There are similarities between PMDD and PMS, which can make it seem confusing as to what the difference really is. According to the

“Although regular PMS and PMDD both have physical and emotional symptoms, PMDD causes extreme mood shifts that can disrupt your work and damage your relationships. In both PMDD and PMS, symptoms usually begin seven to 10 days before your period starts and continue for the first few days that you have your period. Both PMDD and PMS may also cause bloating, breast tenderness, fatigue, and changes in sleep and eating habits. In PMDD, however, at least one of these emotional and behavioral symptoms stands out: Sadness or hopelessness, Anxiety or tension, Extreme moodiness marked irritability or anger. “

While the mental symptoms are what make headlines when you have PMDD, there are physical symptoms as well. Depending upon where a woman is at in her menstrual cycle, most women report symptoms beginning around the week of ovulation and lasting until they start bleeding. Physical symptoms also can be disabling for many women. Joint and muscle pain as well as bloating and headaches to name a few. Read more here on Psych Central.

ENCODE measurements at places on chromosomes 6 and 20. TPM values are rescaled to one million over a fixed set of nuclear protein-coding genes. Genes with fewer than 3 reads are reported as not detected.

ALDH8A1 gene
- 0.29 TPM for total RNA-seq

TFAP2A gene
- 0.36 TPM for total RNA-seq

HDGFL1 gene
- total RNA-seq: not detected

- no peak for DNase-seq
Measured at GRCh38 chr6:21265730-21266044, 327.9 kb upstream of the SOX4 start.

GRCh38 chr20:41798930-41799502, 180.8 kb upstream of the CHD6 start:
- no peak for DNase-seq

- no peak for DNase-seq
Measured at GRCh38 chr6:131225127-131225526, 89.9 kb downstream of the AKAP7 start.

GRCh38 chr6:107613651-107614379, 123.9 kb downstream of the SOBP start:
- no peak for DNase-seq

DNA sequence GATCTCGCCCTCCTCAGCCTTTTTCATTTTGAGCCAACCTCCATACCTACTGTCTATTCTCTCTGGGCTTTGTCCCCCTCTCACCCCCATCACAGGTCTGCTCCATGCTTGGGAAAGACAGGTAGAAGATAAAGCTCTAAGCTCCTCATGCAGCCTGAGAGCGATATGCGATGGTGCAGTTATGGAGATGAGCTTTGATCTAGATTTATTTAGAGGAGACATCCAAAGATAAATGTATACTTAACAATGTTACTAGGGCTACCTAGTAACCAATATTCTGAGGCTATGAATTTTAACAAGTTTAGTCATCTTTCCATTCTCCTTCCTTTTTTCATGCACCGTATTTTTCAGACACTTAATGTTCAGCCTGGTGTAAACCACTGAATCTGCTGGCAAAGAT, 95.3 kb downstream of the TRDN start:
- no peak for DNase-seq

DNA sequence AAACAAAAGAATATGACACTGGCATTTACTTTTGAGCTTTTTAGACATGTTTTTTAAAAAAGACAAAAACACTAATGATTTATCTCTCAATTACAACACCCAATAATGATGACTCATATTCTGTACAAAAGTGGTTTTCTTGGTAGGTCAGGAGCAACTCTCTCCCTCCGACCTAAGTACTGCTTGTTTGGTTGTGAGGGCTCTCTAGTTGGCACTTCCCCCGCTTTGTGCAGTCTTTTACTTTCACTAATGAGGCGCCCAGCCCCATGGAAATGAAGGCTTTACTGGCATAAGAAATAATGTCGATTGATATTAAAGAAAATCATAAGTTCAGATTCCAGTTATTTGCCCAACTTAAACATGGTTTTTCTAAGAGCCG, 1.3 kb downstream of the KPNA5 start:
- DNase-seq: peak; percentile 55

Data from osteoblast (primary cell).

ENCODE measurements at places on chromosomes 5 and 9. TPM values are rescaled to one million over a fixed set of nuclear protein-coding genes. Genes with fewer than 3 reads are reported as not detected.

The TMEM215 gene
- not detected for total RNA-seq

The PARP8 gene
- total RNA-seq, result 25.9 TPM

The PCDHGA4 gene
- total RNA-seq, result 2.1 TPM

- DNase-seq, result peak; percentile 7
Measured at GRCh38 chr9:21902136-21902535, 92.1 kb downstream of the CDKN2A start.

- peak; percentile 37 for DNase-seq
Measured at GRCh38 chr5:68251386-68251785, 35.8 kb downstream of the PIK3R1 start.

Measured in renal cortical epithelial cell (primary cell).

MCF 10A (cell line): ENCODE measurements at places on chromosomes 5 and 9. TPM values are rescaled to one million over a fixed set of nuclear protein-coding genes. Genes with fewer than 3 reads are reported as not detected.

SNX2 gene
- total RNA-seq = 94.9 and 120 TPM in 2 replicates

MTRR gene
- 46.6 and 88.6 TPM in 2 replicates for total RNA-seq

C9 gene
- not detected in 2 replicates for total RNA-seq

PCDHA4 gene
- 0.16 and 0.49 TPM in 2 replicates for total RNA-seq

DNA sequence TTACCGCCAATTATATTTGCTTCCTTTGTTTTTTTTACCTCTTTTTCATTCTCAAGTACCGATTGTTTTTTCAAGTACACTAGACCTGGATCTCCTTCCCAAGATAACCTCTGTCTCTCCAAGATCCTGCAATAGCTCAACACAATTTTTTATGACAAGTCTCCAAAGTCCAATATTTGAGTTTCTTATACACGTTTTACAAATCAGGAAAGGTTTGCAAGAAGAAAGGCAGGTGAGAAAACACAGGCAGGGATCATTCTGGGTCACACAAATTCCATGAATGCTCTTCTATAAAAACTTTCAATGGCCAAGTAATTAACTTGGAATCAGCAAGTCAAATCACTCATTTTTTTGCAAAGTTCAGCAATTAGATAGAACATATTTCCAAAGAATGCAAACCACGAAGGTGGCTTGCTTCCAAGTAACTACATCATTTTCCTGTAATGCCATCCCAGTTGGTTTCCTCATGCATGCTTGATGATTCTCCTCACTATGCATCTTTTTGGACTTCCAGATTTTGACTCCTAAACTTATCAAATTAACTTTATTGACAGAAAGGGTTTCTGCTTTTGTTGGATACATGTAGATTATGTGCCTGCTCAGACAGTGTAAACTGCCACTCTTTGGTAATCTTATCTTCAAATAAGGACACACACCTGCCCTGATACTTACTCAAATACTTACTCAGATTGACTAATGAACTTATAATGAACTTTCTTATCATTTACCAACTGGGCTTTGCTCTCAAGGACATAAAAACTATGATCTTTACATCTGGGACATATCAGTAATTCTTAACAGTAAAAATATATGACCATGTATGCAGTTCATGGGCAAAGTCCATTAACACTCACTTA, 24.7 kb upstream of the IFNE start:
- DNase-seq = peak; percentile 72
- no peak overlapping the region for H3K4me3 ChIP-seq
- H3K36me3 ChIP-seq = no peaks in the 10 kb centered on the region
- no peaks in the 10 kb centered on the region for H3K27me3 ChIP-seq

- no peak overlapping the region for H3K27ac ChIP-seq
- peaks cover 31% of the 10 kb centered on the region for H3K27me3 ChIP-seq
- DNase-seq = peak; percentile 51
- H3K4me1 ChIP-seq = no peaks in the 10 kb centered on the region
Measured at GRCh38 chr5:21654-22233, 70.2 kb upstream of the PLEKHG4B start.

This photo courtesy of LDN Girl

Personally, I experience other physical symptoms that are not always mentioned when doing research. I have Irritable Bowel and GERD and PMDD wreaks havoc on my digestive system, causing nausea, heartburn and diarrhea. I have talked to other women in support groups that will tell you the same happens to them.

PMDD is real for all of us out there who experience it. Research continues on this debate amongst medical professionals. There is nothing like going to a medical professional for help only to be treated as if you are being absurd and that what you have is not real. I know because this has happened to me and it can be very difficult finding someone who will both believe you and help you figure out the best course of action to get through it. This can make a person feel alone and confused.